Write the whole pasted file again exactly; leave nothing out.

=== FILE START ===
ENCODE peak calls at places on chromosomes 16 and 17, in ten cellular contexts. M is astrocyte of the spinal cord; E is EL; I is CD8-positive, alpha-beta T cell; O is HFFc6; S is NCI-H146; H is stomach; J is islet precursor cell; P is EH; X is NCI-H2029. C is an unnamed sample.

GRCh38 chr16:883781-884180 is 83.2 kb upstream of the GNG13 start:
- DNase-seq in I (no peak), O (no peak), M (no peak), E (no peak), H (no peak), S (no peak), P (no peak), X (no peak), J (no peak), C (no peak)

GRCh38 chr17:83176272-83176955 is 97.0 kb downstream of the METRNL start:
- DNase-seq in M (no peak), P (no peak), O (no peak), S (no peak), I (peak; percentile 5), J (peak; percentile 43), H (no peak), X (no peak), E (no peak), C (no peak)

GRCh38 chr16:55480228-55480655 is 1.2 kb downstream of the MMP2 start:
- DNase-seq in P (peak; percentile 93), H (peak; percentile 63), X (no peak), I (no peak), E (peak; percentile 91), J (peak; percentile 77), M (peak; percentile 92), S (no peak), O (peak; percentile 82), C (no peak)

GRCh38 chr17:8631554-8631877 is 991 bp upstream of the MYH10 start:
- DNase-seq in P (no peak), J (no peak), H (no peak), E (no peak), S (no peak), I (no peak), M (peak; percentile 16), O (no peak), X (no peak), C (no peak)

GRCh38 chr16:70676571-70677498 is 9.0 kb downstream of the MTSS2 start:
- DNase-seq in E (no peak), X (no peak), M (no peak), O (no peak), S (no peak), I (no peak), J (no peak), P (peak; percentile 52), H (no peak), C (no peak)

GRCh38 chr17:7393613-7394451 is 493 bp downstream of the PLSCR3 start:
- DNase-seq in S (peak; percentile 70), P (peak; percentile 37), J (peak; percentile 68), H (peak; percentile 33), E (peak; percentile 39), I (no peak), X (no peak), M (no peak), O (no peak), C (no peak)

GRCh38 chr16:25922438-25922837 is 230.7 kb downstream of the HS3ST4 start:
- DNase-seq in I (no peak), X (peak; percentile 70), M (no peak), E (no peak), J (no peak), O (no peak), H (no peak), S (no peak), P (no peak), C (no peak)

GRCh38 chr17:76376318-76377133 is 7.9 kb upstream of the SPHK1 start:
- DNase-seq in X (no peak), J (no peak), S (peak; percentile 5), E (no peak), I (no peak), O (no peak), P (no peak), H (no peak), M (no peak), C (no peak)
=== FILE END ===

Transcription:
ENCODE peak calls at places on chromosomes 16 and 17, in ten cellular contexts. M is astrocyte of the spinal cord; E is EL; I is CD8-positive, alpha-beta T cell; O is HFFc6; S is NCI-H146; H is stomach; J is islet precursor cell; P is EH; X is NCI-H2029. C is an unnamed sample.

GRCh38 chr16:883781-884180 is 83.2 kb upstream of the GNG13 start:
- DNase-seq in I (no peak), O (no peak), M (no peak), E (no peak), H (no peak), S (no peak), P (no peak), X (no peak), J (no peak), C (no peak)

GRCh38 chr17:83176272-83176955 is 97.0 kb downstream of the METRNL start:
- DNase-seq in M (no peak), P (no peak), O (no peak), S (no peak), I (peak; percentile 5), J (peak; percentile 43), H (no peak), X (no peak), E (no peak), C (no peak)

GRCh38 chr16:55480228-55480655 is 1.2 kb downstream of the MMP2 start:
- DNase-seq in P (peak; percentile 93), H (peak; percentile 63), X (no peak), I (no peak), E (peak; percentile 91), J (peak; percentile 77), M (peak; percentile 92), S (no peak), O (peak; percentile 82), C (no peak)

GRCh38 chr17:8631554-8631877 is 991 bp upstream of the MYH10 start:
- DNase-seq in P (no peak), J (no peak), H (no peak), E (no peak), S (no peak), I (no peak), M (peak; percentile 16), O (no peak), X (no peak), C (no peak)

GRCh38 chr16:70676571-70677498 is 9.0 kb downstream of the MTSS2 start:
- DNase-seq in E (no peak), X (no peak), M (no peak), O (no peak), S (no peak), I (no peak), J (no peak), P (peak; percentile 52), H (no peak), C (no peak)

GRCh38 chr17:7393613-7394451 is 493 bp downstream of the PLSCR3 start:
- DNase-seq in S (peak; percentile 70), P (peak; percentile 37), J (peak; percentile 68), H (peak; percentile 33), E (peak; percentile 39), I (no peak), X (no peak), M (no peak), O (no peak), C (no peak)

GRCh38 chr16:25922438-25922837 is 230.7 kb downstream of the HS3ST4 start:
- DNase-seq in I (no peak), X (peak; percentile 70), M (no peak), E (no peak), J (no peak), O (no peak), H (no peak), S (no peak), P (no peak), C (no peak)

GRCh38 chr17:76376318-76377133 is 7.9 kb upstream of the SPHK1 start:
- DNase-seq in X (no peak), J (no peak), S (peak; percentile 5), E (no peak), I (no peak), O (no peak), P (no peak), H (no peak), M (no peak), C (no peak)